A brief moratorium extension could be coupled with a congressional "finding" that states and localities have a legitimate expectation that Internet sellers generally will be required to collect and remit sales taxes once state sales tax systems are simplified and harmonized. If Congress approved such a finding, it might encourage some retailers to refrain from exploiting the "separate corporation loophole" for another year or two and thereby mitigate some of the damage to the sales tax base that a moratorium extension would otherwise do. Alternatively, the moratorium extension could go farther and include legislation sponsored by Senator Dorgan (S. 512) and Representative Istook (H.R. 1410) that would:


The Internet Tax Freedom Act and State/ Local Sales Taxes on Internet Purchases

The Internet Tax Freedom Act was signed into law by President Clinton on October 21, 1998. ITFA imposed a moratorium on the levying of new state and local taxes on "Internet access" services — the typical $20-or-so monthly fee paid to companies like America Online for an electronic mail account and the ability to access the World Wide Web. The moratorium also prohibits certain "discriminatory" and "multiple" state and local taxes as defined in ITFA.

The Internet Tax Freedom Act does not directly affect the ability of states and localities to impose sales taxes on purchases of goods made over the Internet, such as a book ordered from That power is already severely constrained, however, by a pair of U.S. Supreme Court decisions, National Bellas Hess vs. Illinois (1967) and Quill Corp. vs. North Dakota (1992). These decisions held that a state may only require a mail-order catalog company to charge sales tax to its customers and remit the tax to the treasury of the state in which the customers reside if the company has some kind of physical presence — for example, facilities or employees — within the state's borders.

The "physical presence requirement" for state and local sales tax authority over out-of-state catalog companies was stated broadly by the Court. As a result, state and local governments are effectively unable to collect the sales taxes due on most Internet purchases as well.(1) Current e-commerce industry projections indicate that Internet purchases will represent a growing share of both business-to-business and business-to-consumer commerce in coming years. Accordingly, state and local sales tax bases will suffer significant erosion if Internet companies do not begin collecting and remitting tax on their sales.(2) As the Congressional Budget Office has recently observed:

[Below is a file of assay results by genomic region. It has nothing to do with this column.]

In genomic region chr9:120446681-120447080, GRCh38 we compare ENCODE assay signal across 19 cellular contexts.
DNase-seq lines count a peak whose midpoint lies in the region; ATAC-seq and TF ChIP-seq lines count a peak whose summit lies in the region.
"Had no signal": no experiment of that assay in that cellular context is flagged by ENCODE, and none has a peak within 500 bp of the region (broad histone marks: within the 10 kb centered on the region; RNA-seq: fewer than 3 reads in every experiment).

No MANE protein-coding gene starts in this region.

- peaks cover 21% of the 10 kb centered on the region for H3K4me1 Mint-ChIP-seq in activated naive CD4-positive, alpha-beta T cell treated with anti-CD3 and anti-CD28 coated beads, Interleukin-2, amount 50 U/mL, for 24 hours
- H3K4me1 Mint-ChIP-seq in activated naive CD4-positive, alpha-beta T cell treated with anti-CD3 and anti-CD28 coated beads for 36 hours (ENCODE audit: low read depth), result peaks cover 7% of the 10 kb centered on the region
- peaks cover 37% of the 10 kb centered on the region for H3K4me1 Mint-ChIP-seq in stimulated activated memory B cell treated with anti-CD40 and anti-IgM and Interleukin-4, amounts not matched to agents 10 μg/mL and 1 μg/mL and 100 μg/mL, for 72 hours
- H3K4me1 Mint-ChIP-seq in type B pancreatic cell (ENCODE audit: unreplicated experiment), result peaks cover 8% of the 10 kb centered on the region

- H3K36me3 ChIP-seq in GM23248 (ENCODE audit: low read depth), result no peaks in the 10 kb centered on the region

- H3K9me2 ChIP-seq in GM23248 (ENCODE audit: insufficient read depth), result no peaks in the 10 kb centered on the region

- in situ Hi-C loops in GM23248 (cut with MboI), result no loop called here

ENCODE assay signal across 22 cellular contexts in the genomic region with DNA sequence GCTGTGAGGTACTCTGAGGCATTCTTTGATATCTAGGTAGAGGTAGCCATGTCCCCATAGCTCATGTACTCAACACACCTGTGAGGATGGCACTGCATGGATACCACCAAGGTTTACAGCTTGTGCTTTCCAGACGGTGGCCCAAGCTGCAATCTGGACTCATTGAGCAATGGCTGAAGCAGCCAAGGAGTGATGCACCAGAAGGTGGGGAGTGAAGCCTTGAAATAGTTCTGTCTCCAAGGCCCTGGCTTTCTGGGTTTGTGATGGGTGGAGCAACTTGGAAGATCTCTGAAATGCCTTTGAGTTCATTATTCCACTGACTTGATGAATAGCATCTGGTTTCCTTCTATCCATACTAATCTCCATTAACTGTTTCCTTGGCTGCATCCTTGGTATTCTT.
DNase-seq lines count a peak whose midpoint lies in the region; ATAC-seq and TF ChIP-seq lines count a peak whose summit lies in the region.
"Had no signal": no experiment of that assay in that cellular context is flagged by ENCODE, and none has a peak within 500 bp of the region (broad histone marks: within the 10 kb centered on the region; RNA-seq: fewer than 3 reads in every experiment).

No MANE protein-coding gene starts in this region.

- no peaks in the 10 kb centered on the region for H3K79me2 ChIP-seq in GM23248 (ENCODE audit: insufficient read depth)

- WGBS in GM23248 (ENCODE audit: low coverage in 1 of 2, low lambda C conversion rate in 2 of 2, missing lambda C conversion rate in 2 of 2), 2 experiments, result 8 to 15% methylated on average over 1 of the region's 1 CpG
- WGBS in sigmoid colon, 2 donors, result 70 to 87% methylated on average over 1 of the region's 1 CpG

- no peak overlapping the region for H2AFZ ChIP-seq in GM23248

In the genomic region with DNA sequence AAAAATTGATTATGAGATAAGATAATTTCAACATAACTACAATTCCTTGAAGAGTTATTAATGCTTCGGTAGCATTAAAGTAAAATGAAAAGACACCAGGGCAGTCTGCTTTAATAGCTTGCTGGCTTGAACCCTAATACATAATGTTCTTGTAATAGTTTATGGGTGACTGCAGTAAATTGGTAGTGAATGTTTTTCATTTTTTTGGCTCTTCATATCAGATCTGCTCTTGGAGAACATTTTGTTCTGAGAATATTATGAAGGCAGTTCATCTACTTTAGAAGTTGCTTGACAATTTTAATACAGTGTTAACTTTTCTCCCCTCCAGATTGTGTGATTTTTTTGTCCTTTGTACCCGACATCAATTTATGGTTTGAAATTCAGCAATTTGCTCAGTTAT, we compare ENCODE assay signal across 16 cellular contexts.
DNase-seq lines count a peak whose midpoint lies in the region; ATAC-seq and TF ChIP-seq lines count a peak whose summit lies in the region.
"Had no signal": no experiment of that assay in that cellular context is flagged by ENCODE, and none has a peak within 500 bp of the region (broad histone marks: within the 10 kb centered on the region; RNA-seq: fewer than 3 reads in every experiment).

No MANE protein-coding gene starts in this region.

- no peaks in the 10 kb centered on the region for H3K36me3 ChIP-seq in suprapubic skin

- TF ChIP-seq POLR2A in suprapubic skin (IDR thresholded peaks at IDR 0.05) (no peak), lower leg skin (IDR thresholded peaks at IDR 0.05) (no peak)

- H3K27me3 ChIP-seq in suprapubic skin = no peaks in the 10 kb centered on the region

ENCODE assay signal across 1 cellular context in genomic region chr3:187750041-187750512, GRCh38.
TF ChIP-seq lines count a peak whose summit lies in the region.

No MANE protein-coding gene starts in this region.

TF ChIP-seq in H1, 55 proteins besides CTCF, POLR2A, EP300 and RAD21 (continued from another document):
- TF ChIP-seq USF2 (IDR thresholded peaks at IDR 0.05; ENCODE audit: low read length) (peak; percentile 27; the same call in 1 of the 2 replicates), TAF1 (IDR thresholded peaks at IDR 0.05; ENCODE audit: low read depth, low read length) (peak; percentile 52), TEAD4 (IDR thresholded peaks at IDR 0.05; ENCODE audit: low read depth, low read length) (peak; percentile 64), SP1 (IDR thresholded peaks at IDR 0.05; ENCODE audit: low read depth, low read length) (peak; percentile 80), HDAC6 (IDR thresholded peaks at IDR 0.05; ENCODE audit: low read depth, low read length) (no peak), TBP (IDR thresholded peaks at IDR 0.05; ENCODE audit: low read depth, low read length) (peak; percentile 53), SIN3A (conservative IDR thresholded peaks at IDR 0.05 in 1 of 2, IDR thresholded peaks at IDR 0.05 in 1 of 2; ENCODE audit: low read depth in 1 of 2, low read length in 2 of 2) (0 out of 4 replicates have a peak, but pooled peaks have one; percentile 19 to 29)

States and localities cannot easily collect sales taxes on out-of-jurisdiction purchases by their residents. The growth of those purchases and the difficulty of enforcing compliance combine to erode their sales tax bases. Current estimates suggest that such erosion could be large enough to compel many states to choose between reducing spending or seeking new revenues through higher tax rates or new taxes.(3)

The Supreme Court established the "physical presence requirement" for sales tax authority over out-of-state businesses because it believed that the disparities in sales tax rules among the states created excessive tax compliance costs for catalog companies and thus burdened interstate commerce. Since the Quill decision, state and local government officials have engaged in several rounds of discussions and negotiations with representatives of the catalog and Internet-commerce industries aimed at formulating ways to reduce sales tax compliance burdens for such "remote sellers" and other retailers doing business in multiple states. At present, representatives of almost three-fourths of the states with sales taxes are actively engaged in a "Streamlined Sales Tax Project" aimed at completing a plan within the next two years for radical simplification and interstate standardization of state sales tax systems.(4) Seventeen states already have enacted legislation that establishes the framework for implementing the sales tax simplification package ultimately developed by the Project.

The chief objection of remote sellers to having to charge sales tax on Internet and mail-order sales has been the effort and costs entailed in doing so under the current hodgepodge of rules and tax rates in effect. State and local government representatives hope that some large companies would voluntarily collect sales taxes should these burdens be relieved. It seems likely, however, that federal legislation would be needed to empower state and local governments to require Internet and mail-order companies to charge sales taxes should they simplify and standardize their sales tax systems and many large Internet and mail-order companies still not begin collecting the taxes.(5)